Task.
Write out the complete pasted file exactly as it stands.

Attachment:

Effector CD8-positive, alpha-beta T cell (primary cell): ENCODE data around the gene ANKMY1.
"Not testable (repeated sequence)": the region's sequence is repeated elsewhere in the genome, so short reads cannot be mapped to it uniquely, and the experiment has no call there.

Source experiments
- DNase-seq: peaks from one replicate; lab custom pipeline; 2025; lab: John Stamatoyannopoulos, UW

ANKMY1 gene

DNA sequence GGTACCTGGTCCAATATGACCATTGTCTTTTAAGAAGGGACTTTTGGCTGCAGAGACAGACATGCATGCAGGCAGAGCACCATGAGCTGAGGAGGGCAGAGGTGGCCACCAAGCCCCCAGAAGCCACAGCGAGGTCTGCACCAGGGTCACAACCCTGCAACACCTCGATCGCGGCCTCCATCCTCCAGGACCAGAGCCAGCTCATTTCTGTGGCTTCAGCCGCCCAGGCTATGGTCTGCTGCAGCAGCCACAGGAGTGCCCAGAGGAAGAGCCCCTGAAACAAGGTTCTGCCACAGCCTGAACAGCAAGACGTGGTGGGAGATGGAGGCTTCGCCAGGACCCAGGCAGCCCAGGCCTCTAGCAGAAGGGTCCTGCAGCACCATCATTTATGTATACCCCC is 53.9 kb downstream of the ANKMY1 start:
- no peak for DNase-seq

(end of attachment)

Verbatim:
Effector CD8-positive, alpha-beta T cell (primary cell): ENCODE data around the gene ANKMY1.
"Not testable (repeated sequence)": the region's sequence is repeated elsewhere in the genome, so short reads cannot be mapped to it uniquely, and the experiment has no call there.

Source experiments
- DNase-seq: peaks from one replicate; lab custom pipeline; 2025; lab: John Stamatoyannopoulos, UW

ANKMY1 gene

DNA sequence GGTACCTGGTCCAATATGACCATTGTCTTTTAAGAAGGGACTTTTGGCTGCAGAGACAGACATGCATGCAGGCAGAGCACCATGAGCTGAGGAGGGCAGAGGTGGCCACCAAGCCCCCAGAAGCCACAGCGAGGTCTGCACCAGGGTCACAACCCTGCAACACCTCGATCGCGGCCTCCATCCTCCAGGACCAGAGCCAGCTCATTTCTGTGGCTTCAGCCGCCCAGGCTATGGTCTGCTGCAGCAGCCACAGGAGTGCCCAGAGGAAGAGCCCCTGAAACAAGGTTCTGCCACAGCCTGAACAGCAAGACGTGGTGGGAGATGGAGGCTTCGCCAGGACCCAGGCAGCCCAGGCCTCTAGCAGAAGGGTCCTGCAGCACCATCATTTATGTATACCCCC is 53.9 kb downstream of the ANKMY1 start:
- no peak for DNase-seq